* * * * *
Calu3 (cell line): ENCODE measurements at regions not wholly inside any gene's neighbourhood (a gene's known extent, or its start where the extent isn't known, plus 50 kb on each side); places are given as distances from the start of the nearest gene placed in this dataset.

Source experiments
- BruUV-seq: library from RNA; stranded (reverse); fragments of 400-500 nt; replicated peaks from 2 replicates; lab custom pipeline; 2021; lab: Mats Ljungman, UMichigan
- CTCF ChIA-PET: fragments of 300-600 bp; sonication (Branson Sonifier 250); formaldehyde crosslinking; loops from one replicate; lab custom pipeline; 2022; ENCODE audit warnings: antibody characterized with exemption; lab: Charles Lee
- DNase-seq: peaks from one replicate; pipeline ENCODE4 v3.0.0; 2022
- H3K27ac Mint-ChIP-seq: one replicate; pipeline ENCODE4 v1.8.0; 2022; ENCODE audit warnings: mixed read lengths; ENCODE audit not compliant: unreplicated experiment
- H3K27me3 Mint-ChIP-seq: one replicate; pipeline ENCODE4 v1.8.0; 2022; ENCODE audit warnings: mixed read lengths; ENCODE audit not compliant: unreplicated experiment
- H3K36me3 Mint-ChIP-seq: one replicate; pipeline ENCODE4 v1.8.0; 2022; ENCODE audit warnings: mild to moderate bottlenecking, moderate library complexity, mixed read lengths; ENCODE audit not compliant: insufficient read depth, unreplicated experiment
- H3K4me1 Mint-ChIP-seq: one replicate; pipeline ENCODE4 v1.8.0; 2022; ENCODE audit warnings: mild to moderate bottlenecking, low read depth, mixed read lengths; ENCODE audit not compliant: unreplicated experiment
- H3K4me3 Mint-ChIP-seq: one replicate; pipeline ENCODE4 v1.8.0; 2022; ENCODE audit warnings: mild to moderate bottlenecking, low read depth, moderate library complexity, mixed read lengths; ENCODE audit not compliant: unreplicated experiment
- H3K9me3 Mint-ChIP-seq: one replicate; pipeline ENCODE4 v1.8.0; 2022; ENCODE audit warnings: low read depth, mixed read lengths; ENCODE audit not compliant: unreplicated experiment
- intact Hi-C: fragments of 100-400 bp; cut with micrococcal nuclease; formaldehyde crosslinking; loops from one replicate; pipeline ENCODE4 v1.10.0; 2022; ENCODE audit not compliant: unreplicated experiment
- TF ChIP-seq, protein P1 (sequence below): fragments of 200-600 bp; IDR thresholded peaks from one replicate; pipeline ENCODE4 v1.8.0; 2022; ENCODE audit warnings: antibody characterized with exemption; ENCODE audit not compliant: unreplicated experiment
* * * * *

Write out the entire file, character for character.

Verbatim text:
Calu3 (cell line): ENCODE measurements at regions not wholly inside any gene's neighbourhood (a gene's known extent, or its start where the extent isn't known, plus 50 kb on each side); places are given as distances from the start of the nearest gene placed in this dataset.

Source experiments
- BruUV-seq: library from RNA; stranded (reverse); fragments of 400-500 nt; replicated peaks from 2 replicates; lab custom pipeline; 2021; lab: Mats Ljungman, UMichigan
- CTCF ChIA-PET: fragments of 300-600 bp; sonication (Branson Sonifier 250); formaldehyde crosslinking; loops from one replicate; lab custom pipeline; 2022; ENCODE audit warnings: antibody characterized with exemption; lab: Charles Lee
- DNase-seq: peaks from one replicate; pipeline ENCODE4 v3.0.0; 2022
- H3K27ac Mint-ChIP-seq: one replicate; pipeline ENCODE4 v1.8.0; 2022; ENCODE audit warnings: mixed read lengths; ENCODE audit not compliant: unreplicated experiment
- H3K27me3 Mint-ChIP-seq: one replicate; pipeline ENCODE4 v1.8.0; 2022; ENCODE audit warnings: mixed read lengths; ENCODE audit not compliant: unreplicated experiment
- H3K36me3 Mint-ChIP-seq: one replicate; pipeline ENCODE4 v1.8.0; 2022; ENCODE audit warnings: mild to moderate bottlenecking, moderate library complexity, mixed read lengths; ENCODE audit not compliant: insufficient read depth, unreplicated experiment
- H3K4me1 Mint-ChIP-seq: one replicate; pipeline ENCODE4 v1.8.0; 2022; ENCODE audit warnings: mild to moderate bottlenecking, low read depth, mixed read lengths; ENCODE audit not compliant: unreplicated experiment
- H3K4me3 Mint-ChIP-seq: one replicate; pipeline ENCODE4 v1.8.0; 2022; ENCODE audit warnings: mild to moderate bottlenecking, low read depth, moderate library complexity, mixed read lengths; ENCODE audit not compliant: unreplicated experiment
- H3K9me3 Mint-ChIP-seq: one replicate; pipeline ENCODE4 v1.8.0; 2022; ENCODE audit warnings: low read depth, mixed read lengths; ENCODE audit not compliant: unreplicated experiment
- intact Hi-C: fragments of 100-400 bp; cut with micrococcal nuclease; formaldehyde crosslinking; loops from one replicate; pipeline ENCODE4 v1.10.0; 2022; ENCODE audit not compliant: unreplicated experiment
- TF ChIP-seq, protein P1 (sequence below): fragments of 200-600 bp; IDR thresholded peaks from one replicate; pipeline ENCODE4 v1.8.0; 2022; ENCODE audit warnings: antibody characterized with exemption; ENCODE audit not compliant: unreplicated experiment